While the world out there is contorting itself into ever more yogic twists about horsemeat being found in burgers, I thought a little contribution from Graham Greene might be valid. I’m rereading his rather wonderful (dare I say it, quixotic) Monsignor Quixote and encountered this little gem in chapter 1.
After coming to the aid of an out of town bishop, the uber-parochial Father Quixote invites him to lunch in his humble abode. Having to deal with this unexpected guest provokes this conversation with Teresa, his housekeeper.
‘But the steak…’ Teresa said.
‘What about the steak?’
‘You can’t give the bishop horsemeat.’
‘My steak is horsemeat?’
‘It always has been. How can I give you beef with the money you allow me?’
‘You have nothing else?’
‘Oh dear, oh dear. We can only pray that he doesn’t notice. After all, I have never noticed.’
‘You have never eaten anything better.’ (p16)
Some moments later, the meal begins.
‘Teresa came in with the steaks and they seated themselves at table and the bishop said grace.
Father Quixote poured out the wine and watched with apprehension as the bishop took his first slice of steak, which he quickly washed down with wine – perhaps to take away the taste.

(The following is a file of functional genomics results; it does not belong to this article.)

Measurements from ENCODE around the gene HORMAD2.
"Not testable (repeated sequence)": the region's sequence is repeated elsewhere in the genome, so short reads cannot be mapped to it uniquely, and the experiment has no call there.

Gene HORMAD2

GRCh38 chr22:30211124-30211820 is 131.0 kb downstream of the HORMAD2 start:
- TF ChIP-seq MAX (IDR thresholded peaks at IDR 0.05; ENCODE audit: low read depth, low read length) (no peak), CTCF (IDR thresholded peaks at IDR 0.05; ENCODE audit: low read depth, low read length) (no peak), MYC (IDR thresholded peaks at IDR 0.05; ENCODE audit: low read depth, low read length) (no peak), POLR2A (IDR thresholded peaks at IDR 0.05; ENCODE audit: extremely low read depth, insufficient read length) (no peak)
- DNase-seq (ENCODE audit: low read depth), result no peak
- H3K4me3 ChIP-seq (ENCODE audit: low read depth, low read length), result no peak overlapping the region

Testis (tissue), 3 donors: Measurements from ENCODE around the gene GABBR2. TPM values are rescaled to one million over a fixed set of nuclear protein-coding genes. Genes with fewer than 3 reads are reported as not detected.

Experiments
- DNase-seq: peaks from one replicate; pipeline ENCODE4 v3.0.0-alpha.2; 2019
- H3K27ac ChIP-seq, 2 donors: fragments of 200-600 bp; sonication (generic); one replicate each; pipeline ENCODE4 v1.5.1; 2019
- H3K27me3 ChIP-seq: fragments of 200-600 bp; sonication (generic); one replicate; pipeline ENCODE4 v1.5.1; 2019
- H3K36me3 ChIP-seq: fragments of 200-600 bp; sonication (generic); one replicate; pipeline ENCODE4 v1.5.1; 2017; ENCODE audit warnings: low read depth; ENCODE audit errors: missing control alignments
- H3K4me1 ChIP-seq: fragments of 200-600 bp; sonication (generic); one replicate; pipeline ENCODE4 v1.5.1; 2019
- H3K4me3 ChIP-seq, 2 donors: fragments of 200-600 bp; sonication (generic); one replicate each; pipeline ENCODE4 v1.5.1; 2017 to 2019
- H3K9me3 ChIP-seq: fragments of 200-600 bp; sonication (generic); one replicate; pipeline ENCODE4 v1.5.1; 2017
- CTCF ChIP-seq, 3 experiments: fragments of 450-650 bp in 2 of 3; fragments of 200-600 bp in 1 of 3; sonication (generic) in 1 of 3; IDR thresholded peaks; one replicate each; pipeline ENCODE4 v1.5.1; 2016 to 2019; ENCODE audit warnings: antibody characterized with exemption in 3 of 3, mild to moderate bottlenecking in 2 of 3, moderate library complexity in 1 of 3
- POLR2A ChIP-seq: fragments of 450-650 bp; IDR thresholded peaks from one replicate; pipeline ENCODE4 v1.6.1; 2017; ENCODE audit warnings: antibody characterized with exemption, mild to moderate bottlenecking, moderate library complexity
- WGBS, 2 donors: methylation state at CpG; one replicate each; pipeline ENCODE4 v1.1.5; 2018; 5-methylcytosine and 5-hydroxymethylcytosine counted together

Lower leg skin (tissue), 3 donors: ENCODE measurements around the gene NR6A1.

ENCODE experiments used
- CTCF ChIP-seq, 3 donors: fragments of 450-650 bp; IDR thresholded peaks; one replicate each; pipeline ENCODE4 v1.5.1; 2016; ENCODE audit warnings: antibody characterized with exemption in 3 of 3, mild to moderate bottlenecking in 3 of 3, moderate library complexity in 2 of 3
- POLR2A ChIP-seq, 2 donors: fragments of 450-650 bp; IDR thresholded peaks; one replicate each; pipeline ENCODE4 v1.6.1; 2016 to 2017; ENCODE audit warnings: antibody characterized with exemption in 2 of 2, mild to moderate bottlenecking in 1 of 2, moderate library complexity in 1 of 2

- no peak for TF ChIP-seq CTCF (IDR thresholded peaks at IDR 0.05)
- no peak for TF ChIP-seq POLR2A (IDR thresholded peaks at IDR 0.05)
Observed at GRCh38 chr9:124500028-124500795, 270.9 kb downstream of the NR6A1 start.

‘It is a very common wine, monsignor, but here we are very proud of what we call the manchegan.’
‘The wine is agreeable,’ said the bishop, ‘but the steak… the steak,’ he said, staring at the plate while Father Quixote waited for the worst, ‘the steak…’ he said a third time as though he were seeking deep into his memory of ancient rites for the correct term of anathema – Teresa meanwhile hovered in the doorway, waiting too – ‘never, at any table, have I tasted… so tender, so flavoursome, I am tempted to be blasphemous and say so divine a steak. I would like to congratulate your admirable housekeeper.’
‘She is here, monsignor.’
‘My dear lady, let me shake your hand.’ (p18)
So there wehave it. Perhaps it’s not so bad after all… (especially when accompanied by some good wine).